FIG. 7 illustrates control over forward and reverse link message retransmissions using MAR messages according to one embodiment of the present invention. Referring to the forward link 104, MAR messages may utilize a negotiation process, with either the transmitting entity (the BS 110) or the receiving entity (the MS 106) being the final arbiter of the assignment of MAR values. For example, in the case where the assignment of MAR values is stored in the MS 106, and therefore limits the number of retransmission requests sent by the MS 106, at the start of the connection the MS 106 may first send one or more initial MAR messages 108 to the BS 110 containing information related to the MS's initial assignment of MAR values over the range of possible data rates for the forward link. This initial assignment of MAR values may be determined based on statistics, history of past experiences, or current conditions known by the MS 106. The BS 110 may also store its own assignment of MAR values over the range of possible data rates for the forward link, which may be based on statistics, history of past experiences, or current conditions known by the BS 110. The BS 110 may “negotiate” the information in the initial MAR messages 108 with its own assignment of MAR values, resolve any conflicts, and transmit one or more MAR messages 112 back to the MS 106 containing information related to the assignment of MAR values over the range of possible data rates for the forward link. For example, when differences exist between the MS 106 and the BS 110, the BS's own assignment of MAR values may overrule the MS. However, if the MS 106 has insufficient memory to accommodate the BS's assignment of MAR values, the MS's initial assignment of MAR values may completely overrule the BS, or some of the BS's assignments (e.g. starting from the highest data rates, and proceeding downward) may be overruled by the MS until the memory problems are resolved. If the BS 110 is the final arbiter of the assignment of MAR values, these MAR messages 112 will be accepted by the MS 106 as the assignment of MAR values. However, if the MS 106 is the final arbiter, these MAR messages may be further “negotiated” by the MS 106 before the assignment of MAR values is generated.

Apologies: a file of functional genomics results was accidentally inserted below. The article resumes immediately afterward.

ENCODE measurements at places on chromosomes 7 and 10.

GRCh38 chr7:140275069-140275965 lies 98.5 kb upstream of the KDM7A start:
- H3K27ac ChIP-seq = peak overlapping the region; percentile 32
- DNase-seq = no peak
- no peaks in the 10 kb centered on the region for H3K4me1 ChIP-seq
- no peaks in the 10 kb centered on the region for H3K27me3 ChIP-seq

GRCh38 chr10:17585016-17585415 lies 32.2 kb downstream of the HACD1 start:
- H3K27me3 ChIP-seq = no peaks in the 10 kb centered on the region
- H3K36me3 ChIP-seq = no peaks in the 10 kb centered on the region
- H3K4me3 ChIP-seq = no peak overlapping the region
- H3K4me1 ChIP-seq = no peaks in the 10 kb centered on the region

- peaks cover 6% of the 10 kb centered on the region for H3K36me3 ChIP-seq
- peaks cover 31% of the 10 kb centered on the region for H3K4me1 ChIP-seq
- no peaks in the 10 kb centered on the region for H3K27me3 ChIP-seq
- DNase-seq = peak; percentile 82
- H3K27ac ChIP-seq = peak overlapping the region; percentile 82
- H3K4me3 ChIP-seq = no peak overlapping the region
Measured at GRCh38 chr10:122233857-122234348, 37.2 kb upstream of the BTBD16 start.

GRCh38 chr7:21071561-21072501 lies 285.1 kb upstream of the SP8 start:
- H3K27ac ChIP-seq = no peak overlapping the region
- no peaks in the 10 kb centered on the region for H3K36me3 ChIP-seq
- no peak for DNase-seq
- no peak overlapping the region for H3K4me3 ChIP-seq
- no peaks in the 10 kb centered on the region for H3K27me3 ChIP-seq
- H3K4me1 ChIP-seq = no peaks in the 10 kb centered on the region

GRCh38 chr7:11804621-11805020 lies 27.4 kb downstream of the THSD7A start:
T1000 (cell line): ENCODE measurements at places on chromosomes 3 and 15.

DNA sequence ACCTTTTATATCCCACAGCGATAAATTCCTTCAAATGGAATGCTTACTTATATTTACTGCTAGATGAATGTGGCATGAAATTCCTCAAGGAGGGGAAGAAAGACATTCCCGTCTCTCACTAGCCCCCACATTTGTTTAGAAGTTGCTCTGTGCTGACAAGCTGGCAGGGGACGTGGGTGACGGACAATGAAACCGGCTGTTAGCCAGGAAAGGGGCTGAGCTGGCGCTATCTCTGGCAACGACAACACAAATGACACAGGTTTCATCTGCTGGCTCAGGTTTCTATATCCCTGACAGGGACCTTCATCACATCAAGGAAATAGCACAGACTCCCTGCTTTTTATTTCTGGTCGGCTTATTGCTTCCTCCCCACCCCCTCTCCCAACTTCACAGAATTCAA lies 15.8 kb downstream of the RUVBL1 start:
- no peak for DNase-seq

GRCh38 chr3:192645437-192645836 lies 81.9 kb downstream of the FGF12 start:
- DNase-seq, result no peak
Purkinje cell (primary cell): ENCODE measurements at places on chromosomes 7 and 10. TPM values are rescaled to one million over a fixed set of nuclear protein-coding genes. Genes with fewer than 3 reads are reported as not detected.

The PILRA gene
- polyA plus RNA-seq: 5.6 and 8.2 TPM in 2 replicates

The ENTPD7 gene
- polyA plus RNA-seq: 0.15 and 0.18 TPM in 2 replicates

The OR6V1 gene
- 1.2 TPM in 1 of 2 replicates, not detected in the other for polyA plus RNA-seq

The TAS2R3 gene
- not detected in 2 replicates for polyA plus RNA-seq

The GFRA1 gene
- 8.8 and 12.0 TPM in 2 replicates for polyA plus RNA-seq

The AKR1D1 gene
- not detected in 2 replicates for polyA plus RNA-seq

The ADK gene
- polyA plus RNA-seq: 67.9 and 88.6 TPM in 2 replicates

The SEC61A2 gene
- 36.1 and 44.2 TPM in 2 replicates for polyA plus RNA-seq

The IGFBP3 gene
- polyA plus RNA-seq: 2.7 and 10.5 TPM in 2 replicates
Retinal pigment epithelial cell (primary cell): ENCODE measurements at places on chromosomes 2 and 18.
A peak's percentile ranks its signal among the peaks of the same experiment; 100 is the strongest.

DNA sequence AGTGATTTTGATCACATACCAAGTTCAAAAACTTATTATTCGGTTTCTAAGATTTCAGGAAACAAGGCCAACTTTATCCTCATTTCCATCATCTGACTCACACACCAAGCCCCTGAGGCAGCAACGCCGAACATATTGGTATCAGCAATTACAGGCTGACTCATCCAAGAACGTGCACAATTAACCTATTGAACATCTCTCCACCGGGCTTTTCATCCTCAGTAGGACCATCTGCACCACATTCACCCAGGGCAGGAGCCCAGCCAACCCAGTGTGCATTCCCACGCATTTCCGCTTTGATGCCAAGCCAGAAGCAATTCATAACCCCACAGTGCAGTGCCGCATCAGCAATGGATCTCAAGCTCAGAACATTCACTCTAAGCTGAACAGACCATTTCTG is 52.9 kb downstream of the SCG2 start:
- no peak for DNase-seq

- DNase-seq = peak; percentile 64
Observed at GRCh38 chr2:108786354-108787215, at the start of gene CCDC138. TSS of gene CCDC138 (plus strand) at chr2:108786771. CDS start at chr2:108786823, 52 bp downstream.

In another embodiment of the present invention not illustrated in FIG. 7, there may be no negotiation process in the forward link. No initial MAR messages will be sent from the MS to the BS. Instead, the BS will use its own assignment of MAR values over the range of possible data rates for the forward link to send one or more MAR messages back to the MS containing information related to the assignment of MAR values.

In either case, once the assignment of MAR values has been received and stored by the MS 106, the BS 110 can commence transmitting messages over the forward link (see reference character 114) with sequence numbers assigned in accordance with an embedded ARQ parameter of the first type, as discussed above. Thereafter, the MS 106 will use the received sequence numbers to detect improperly received messages and request retransmission of these messages 116 using negative acknowledgement ARQ parameters of the second type (or the MS will limit BS retransmission by using positive acknowledgement ARQ parameters of the second type for messages it never received properly), discussed above. However, these retransmission requests 116 will be limited in accordance with the current data rate of the forward link and the assignment of MAR values stored in the MS 106.

In an embodiment of the present invention (not shown in FIG. 7) where the assignment of MAR values is stored in the BS, and therefore limits the number of retransmitted messages sent by the BS, a process similar to the one described above is employed to determine the assignment of MAR values. However, in this embodiment, the BS may send initial MAR messages to the MS, where these initial MAR messages may be negotiated with the MS's own assignment of MAR values. The MS may then send one or more MAR messages back to the BS, representing the negotiated assignment of MAR values. The BS may use these MAR messages to store the assignment of MAR values, or may further negotiate these MAR messages before generating and storing the assignment of MAR values.